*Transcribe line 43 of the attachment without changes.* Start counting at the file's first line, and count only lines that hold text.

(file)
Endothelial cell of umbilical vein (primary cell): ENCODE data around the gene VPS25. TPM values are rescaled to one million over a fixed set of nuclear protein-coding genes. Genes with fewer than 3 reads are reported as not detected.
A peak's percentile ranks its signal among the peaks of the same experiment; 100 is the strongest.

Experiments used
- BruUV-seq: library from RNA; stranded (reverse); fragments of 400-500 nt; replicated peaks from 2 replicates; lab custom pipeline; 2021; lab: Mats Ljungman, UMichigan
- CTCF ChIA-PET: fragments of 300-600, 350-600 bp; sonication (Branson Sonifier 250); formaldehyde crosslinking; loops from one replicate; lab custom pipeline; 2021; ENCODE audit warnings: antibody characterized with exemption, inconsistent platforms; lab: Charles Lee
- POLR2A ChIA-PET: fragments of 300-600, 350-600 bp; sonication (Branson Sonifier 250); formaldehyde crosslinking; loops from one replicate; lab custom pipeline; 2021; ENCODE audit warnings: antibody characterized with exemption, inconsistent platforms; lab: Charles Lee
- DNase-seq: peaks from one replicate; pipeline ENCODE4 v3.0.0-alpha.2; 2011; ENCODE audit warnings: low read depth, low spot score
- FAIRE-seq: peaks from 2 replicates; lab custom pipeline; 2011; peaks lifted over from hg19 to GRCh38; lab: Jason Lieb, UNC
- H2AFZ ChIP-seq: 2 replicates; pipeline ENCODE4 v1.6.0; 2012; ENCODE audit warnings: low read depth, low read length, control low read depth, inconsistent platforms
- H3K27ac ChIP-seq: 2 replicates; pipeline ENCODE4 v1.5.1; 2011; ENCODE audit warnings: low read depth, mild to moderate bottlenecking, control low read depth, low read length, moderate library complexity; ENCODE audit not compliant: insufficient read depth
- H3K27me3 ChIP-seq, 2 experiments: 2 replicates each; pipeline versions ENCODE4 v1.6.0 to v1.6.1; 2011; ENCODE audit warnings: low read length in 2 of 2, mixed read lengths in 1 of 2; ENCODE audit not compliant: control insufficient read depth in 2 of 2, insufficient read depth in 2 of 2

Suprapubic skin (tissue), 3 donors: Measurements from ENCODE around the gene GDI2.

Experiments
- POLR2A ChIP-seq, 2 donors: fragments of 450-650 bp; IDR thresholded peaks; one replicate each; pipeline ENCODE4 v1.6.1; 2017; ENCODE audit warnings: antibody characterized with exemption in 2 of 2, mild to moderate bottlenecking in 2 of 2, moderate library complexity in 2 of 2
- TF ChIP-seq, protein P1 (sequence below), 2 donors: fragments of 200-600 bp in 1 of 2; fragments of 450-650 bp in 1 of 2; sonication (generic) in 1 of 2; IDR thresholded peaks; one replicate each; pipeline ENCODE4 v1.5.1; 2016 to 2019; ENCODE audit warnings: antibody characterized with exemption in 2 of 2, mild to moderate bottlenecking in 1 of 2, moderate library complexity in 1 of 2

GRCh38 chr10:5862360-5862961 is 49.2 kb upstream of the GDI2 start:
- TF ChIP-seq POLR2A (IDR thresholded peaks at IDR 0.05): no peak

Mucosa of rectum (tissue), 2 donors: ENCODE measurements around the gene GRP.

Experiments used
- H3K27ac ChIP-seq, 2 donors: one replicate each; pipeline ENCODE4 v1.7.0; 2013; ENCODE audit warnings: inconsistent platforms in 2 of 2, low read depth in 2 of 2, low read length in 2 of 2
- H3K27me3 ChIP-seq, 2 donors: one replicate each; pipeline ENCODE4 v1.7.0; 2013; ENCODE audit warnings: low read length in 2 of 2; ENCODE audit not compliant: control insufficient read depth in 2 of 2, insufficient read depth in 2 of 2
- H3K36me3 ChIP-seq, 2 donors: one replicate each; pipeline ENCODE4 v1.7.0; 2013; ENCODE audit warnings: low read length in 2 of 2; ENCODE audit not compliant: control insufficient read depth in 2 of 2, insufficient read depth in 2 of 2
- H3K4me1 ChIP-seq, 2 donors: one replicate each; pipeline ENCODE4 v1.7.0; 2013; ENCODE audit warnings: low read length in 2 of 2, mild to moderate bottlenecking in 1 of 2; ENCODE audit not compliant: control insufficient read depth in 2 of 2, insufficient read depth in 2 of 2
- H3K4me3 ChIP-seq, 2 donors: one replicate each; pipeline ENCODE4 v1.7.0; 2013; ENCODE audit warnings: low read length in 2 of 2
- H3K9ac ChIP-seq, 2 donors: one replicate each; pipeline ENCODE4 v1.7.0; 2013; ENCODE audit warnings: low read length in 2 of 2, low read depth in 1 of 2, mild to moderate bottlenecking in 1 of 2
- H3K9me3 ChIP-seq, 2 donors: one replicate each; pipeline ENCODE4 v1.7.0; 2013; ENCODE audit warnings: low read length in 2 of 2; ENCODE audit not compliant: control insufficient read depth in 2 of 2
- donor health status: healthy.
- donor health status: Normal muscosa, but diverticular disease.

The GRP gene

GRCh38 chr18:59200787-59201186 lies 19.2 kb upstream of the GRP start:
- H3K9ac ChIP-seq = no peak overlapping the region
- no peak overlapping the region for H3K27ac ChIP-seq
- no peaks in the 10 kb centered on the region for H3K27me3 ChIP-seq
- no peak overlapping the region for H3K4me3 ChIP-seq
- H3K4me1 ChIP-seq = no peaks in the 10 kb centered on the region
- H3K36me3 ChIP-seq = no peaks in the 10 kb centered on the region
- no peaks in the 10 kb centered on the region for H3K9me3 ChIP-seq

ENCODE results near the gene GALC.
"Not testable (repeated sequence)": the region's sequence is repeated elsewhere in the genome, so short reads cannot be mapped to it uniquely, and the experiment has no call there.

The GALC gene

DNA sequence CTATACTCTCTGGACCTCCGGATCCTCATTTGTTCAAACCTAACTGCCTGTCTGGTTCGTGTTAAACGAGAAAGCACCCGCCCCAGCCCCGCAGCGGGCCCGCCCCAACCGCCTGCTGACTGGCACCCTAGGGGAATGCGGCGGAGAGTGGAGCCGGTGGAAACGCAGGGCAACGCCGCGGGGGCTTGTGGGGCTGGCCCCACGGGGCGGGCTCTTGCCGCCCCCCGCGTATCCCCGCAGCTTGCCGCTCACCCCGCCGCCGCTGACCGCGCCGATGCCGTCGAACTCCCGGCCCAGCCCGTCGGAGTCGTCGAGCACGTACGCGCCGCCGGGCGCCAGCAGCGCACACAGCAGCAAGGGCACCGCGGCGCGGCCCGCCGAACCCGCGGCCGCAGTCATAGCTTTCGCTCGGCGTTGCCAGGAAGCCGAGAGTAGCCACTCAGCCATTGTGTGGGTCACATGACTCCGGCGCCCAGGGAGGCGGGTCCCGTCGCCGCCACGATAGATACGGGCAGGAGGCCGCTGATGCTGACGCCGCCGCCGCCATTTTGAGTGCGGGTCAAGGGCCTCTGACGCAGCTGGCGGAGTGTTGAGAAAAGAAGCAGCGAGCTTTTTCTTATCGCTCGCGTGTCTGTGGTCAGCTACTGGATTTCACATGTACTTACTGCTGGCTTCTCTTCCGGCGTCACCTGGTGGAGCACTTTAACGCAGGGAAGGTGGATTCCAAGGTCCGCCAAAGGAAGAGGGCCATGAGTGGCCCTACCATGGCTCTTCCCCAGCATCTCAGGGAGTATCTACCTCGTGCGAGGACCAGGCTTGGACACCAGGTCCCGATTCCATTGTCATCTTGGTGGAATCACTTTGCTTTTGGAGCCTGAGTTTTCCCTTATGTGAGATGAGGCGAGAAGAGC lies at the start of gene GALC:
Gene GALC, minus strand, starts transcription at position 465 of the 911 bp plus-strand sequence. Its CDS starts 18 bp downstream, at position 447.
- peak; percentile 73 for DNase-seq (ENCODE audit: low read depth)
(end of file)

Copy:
- peak; percentile 73 for DNase-seq (ENCODE audit: low read depth)